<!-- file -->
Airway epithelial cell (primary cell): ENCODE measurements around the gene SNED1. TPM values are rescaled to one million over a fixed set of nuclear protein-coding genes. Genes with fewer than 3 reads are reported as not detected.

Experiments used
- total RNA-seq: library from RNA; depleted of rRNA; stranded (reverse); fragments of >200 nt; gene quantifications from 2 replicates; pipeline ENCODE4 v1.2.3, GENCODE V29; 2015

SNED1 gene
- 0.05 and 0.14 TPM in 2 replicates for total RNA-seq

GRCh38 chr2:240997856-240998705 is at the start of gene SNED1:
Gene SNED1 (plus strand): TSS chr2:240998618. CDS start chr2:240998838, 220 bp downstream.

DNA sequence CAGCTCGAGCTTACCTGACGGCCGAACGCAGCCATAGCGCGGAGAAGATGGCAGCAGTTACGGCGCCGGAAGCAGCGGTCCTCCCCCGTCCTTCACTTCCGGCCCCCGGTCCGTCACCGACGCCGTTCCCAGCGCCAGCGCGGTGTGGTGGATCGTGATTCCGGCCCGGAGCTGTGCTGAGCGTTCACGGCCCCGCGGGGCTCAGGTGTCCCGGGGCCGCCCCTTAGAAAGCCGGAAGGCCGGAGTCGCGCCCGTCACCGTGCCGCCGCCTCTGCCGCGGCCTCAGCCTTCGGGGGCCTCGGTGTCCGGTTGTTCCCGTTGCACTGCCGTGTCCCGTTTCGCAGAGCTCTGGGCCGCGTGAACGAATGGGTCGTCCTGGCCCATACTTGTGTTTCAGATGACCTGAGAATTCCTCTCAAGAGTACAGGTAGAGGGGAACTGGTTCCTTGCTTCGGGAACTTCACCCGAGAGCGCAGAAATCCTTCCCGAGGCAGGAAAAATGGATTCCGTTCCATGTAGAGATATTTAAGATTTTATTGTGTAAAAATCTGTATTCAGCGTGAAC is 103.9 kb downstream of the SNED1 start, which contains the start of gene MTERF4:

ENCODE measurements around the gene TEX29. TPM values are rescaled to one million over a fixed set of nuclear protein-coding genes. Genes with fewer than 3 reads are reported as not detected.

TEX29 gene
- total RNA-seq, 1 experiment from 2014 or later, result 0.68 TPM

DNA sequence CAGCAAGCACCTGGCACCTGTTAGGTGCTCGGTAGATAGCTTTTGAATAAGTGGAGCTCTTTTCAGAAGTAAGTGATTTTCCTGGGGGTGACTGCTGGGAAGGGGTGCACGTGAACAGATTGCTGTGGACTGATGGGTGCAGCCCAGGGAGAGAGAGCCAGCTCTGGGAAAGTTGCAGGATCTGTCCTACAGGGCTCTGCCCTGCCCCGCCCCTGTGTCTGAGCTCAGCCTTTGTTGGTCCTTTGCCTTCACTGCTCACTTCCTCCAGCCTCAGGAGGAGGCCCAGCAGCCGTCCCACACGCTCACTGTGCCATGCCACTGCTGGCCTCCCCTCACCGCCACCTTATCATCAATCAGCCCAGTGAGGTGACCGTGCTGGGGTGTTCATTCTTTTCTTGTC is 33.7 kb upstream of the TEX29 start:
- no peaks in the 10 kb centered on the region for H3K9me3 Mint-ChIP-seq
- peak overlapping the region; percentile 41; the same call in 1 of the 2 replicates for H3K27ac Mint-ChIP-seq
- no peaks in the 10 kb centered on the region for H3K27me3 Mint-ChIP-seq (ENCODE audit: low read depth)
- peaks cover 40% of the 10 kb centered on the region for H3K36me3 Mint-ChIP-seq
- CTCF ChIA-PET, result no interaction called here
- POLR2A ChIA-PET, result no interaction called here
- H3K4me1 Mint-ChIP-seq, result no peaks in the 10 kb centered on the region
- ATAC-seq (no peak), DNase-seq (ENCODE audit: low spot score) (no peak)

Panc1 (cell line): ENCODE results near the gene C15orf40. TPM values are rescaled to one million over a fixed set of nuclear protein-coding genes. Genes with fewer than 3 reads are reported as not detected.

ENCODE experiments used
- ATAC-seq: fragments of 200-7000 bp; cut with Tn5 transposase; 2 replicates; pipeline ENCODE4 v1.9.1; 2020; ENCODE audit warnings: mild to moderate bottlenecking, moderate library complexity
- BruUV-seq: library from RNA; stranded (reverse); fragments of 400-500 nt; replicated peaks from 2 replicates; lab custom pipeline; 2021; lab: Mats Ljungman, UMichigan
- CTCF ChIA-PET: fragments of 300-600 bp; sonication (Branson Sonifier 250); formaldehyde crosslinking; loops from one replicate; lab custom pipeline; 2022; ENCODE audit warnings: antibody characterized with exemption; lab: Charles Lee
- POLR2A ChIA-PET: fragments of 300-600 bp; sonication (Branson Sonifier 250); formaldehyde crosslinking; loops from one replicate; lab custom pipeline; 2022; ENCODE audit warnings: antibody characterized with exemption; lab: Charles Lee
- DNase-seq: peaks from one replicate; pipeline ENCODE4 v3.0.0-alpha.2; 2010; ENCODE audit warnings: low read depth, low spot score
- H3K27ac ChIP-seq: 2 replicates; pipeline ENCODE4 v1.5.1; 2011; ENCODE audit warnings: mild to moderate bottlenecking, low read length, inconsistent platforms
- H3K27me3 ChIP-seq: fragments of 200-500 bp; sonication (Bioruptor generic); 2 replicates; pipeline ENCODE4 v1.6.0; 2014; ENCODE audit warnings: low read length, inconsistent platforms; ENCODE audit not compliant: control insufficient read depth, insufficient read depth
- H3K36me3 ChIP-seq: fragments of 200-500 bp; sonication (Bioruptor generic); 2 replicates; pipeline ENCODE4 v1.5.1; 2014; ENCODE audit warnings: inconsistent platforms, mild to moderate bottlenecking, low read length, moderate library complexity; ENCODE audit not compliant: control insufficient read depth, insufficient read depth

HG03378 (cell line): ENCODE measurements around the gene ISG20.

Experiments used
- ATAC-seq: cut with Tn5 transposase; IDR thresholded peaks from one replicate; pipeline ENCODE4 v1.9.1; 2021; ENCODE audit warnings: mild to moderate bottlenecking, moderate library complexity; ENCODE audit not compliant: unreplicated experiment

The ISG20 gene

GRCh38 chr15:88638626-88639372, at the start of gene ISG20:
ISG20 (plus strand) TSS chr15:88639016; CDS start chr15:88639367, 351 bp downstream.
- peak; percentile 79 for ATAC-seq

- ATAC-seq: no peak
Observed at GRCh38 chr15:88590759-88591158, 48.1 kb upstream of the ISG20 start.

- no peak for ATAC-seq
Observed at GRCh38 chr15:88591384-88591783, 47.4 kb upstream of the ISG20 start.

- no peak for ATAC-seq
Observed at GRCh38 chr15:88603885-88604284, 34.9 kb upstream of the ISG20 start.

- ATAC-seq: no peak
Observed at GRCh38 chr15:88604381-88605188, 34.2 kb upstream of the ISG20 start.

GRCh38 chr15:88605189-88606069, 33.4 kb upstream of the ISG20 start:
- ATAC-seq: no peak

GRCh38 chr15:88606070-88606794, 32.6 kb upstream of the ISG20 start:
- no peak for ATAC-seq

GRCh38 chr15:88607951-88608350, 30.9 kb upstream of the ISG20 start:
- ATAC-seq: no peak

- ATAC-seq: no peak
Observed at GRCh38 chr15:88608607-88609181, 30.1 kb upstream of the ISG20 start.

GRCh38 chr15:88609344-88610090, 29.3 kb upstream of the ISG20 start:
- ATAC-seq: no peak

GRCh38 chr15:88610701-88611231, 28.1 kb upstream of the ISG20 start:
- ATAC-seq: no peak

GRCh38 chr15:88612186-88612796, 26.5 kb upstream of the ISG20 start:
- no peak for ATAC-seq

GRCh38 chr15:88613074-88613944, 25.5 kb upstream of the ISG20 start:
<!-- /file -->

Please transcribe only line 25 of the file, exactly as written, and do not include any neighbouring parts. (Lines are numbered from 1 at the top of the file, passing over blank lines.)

- CTCF ChIA-PET: fragments of 300-600 bp; sonication (Branson Sonifier 250); formaldehyde crosslinking; loops from one replicate; lab custom pipeline; 2022; ENCODE audit warnings: antibody characterized with exemption; lab: Charles Lee